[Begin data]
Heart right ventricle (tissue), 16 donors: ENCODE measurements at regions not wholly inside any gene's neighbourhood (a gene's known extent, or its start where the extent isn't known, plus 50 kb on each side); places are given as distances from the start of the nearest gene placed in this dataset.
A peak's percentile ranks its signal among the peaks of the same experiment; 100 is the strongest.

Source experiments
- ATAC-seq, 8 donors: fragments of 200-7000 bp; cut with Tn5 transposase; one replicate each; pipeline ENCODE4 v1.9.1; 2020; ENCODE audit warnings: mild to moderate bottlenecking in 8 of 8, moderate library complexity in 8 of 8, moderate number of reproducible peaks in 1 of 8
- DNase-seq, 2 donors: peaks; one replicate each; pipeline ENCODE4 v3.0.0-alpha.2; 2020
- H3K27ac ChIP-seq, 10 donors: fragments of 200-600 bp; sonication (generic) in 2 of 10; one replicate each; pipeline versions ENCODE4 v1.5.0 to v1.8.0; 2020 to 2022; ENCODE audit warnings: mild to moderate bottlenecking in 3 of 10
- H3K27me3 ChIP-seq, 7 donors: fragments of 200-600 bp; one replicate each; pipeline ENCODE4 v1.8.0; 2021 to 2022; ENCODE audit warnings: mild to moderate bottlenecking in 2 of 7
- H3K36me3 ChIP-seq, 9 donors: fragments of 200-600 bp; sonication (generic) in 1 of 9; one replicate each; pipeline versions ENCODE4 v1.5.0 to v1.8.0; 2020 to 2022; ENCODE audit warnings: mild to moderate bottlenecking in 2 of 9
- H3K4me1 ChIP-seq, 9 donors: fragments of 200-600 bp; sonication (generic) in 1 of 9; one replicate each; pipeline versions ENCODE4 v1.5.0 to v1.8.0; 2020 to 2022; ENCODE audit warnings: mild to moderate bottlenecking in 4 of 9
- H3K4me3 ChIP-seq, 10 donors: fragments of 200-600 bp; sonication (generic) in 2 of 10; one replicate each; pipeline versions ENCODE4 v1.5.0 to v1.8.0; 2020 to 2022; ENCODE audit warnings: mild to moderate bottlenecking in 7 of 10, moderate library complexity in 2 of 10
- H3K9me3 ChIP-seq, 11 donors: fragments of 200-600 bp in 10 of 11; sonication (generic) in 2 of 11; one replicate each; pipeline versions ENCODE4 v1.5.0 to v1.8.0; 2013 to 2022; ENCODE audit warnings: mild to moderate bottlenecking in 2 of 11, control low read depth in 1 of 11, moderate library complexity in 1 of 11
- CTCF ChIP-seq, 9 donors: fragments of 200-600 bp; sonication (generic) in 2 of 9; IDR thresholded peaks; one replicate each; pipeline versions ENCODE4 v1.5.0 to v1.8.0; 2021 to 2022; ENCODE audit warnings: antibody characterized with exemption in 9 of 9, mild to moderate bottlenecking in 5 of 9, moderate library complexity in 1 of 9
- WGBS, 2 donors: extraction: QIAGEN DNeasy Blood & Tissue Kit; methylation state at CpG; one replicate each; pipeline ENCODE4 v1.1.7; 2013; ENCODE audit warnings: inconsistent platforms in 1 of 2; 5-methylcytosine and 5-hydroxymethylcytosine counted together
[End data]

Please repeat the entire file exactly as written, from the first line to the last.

Heart right ventricle (tissue), 16 donors: ENCODE measurements at regions not wholly inside any gene's neighbourhood (a gene's known extent, or its start where the extent isn't known, plus 50 kb on each side); places are given as distances from the start of the nearest gene placed in this dataset.
A peak's percentile ranks its signal among the peaks of the same experiment; 100 is the strongest.

Source experiments
- ATAC-seq, 8 donors: fragments of 200-7000 bp; cut with Tn5 transposase; one replicate each; pipeline ENCODE4 v1.9.1; 2020; ENCODE audit warnings: mild to moderate bottlenecking in 8 of 8, moderate library complexity in 8 of 8, moderate number of reproducible peaks in 1 of 8
- DNase-seq, 2 donors: peaks; one replicate each; pipeline ENCODE4 v3.0.0-alpha.2; 2020
- H3K27ac ChIP-seq, 10 donors: fragments of 200-600 bp; sonication (generic) in 2 of 10; one replicate each; pipeline versions ENCODE4 v1.5.0 to v1.8.0; 2020 to 2022; ENCODE audit warnings: mild to moderate bottlenecking in 3 of 10
- H3K27me3 ChIP-seq, 7 donors: fragments of 200-600 bp; one replicate each; pipeline ENCODE4 v1.8.0; 2021 to 2022; ENCODE audit warnings: mild to moderate bottlenecking in 2 of 7
- H3K36me3 ChIP-seq, 9 donors: fragments of 200-600 bp; sonication (generic) in 1 of 9; one replicate each; pipeline versions ENCODE4 v1.5.0 to v1.8.0; 2020 to 2022; ENCODE audit warnings: mild to moderate bottlenecking in 2 of 9
- H3K4me1 ChIP-seq, 9 donors: fragments of 200-600 bp; sonication (generic) in 1 of 9; one replicate each; pipeline versions ENCODE4 v1.5.0 to v1.8.0; 2020 to 2022; ENCODE audit warnings: mild to moderate bottlenecking in 4 of 9
- H3K4me3 ChIP-seq, 10 donors: fragments of 200-600 bp; sonication (generic) in 2 of 10; one replicate each; pipeline versions ENCODE4 v1.5.0 to v1.8.0; 2020 to 2022; ENCODE audit warnings: mild to moderate bottlenecking in 7 of 10, moderate library complexity in 2 of 10
- H3K9me3 ChIP-seq, 11 donors: fragments of 200-600 bp in 10 of 11; sonication (generic) in 2 of 11; one replicate each; pipeline versions ENCODE4 v1.5.0 to v1.8.0; 2013 to 2022; ENCODE audit warnings: mild to moderate bottlenecking in 2 of 11, control low read depth in 1 of 11, moderate library complexity in 1 of 11
- CTCF ChIP-seq, 9 donors: fragments of 200-600 bp; sonication (generic) in 2 of 9; IDR thresholded peaks; one replicate each; pipeline versions ENCODE4 v1.5.0 to v1.8.0; 2021 to 2022; ENCODE audit warnings: antibody characterized with exemption in 9 of 9, mild to moderate bottlenecking in 5 of 9, moderate library complexity in 1 of 9
- WGBS, 2 donors: extraction: QIAGEN DNeasy Blood & Tissue Kit; methylation state at CpG; one replicate each; pipeline ENCODE4 v1.1.7; 2013; ENCODE audit warnings: inconsistent platforms in 1 of 2; 5-methylcytosine and 5-hydroxymethylcytosine counted together